In the scientific analyses of the origin of life, there is a key thing left out of the equation. You need it in order for evolution, for the survival instinct, for reproduction. That key thing is desire. If things didn’t desire to live, they wouldn’t. It’s a lot of work. Entropy is easier. But we see that life is negentropic. Why is that? A student of mine once quoted her biology teacher as saying “even bacteria desire to live.”

    By desire, I’m not talking about what humans describe as sentient. I’m talking about the empirical evidence that everything alive puts forth a mighty effort to remain that way. And if it didn’t, you wouldn’t have evolution.

    Let’s look at that property of desire. It can’t be a material property, because by definition material things are things that are acted upon — the effects of forces outside of themselves. They are not volitional.

    So desire, volition, a nonmaterial property, has to be present for life to exist.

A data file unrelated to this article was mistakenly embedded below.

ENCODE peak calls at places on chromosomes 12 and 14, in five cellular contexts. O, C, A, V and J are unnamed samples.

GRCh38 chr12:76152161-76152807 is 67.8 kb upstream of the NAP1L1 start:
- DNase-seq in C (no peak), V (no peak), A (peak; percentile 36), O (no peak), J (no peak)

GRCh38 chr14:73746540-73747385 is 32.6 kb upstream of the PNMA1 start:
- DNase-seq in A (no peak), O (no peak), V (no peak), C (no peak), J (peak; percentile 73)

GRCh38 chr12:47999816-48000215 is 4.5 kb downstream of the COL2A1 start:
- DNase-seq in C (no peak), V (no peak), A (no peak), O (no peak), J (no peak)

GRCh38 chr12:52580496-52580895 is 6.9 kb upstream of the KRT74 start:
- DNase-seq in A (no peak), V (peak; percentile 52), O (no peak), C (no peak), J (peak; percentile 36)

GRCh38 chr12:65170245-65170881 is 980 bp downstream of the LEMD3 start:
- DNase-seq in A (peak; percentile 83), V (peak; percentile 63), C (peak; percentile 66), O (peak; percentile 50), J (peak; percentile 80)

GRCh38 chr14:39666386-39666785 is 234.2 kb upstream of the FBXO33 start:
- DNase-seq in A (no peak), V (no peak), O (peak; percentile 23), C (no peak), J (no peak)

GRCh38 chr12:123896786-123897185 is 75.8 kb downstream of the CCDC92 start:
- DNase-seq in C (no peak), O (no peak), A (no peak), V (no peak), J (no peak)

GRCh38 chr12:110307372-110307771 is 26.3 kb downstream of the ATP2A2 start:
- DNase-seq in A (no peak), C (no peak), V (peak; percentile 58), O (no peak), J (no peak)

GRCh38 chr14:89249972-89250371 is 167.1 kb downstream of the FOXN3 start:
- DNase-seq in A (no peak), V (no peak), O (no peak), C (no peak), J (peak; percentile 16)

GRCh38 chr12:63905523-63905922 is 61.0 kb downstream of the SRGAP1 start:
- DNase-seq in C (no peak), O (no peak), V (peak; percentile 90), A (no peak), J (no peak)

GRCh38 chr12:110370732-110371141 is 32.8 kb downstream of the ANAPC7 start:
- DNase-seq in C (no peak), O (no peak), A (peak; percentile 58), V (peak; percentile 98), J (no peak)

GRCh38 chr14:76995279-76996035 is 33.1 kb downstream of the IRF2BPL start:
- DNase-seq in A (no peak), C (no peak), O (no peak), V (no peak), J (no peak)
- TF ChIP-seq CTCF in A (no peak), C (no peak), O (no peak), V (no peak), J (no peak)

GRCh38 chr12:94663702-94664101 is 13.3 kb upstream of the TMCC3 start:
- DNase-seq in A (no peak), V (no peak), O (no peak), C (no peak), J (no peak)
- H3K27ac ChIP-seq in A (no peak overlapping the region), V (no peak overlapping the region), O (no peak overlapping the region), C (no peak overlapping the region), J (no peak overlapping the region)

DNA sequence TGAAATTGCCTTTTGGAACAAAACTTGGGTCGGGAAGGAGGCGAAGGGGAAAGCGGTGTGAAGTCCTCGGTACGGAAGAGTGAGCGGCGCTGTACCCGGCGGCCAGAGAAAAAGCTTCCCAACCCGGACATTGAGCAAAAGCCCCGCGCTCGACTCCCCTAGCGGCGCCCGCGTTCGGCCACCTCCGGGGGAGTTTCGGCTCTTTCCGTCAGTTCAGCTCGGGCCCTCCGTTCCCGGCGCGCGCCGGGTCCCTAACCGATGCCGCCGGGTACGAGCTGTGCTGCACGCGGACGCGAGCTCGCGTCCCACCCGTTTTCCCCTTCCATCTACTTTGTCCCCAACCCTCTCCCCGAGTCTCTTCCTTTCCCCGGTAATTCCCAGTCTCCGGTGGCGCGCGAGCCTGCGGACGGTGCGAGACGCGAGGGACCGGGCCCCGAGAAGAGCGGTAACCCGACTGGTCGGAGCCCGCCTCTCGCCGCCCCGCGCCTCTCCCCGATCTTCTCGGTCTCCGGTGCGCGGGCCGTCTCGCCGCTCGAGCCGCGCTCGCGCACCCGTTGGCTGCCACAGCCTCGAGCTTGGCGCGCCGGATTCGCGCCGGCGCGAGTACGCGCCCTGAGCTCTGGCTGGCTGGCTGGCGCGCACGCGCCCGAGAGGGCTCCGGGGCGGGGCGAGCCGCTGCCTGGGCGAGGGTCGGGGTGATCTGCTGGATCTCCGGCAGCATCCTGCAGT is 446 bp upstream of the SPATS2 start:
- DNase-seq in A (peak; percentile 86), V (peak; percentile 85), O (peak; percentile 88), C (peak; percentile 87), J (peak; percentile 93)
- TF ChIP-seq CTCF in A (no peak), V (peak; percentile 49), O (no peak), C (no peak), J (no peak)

Why is it, if these theories of the origin and development of life are scientific, that they conveniently ignore this essential property? Why isn’t it part of their observation? Since it’s something that has to be there, why is it more plausible to think of it as a negligent thing than to think of it as a huge thing?

    A note: there are people who say things like “love is merely a chemical reaction.” But if you ask them why the reaction exists, they will say that it is to ensure the procreation of the species. Bingo! Why does the species want to procreate? You can’t do it without that desire.

    So what is the nature of this spiritual property, which I started by calling desire, then also called volition, and just now insinuated that it could be love? I’m not here to tell you what it is. The point isn’t to have a belief about it. The point is, if you’re going to inquire about the nature of life, you have to include this spiritual element.

    I have been studying that spiritual element, and, through my own life experience, know some things about it. I know that I can always access it, which shows me that it’s always here. There are some properties that it has which I make use of daily in my life. Again, I’m not here to tell you what they are (though I would be happy to talk about that, too, with someone with an open mind). I’m just here to say, this is part of being. To pretend that it isn’t is to have a huge blind spot and to miss out on a lot of interesting understanding.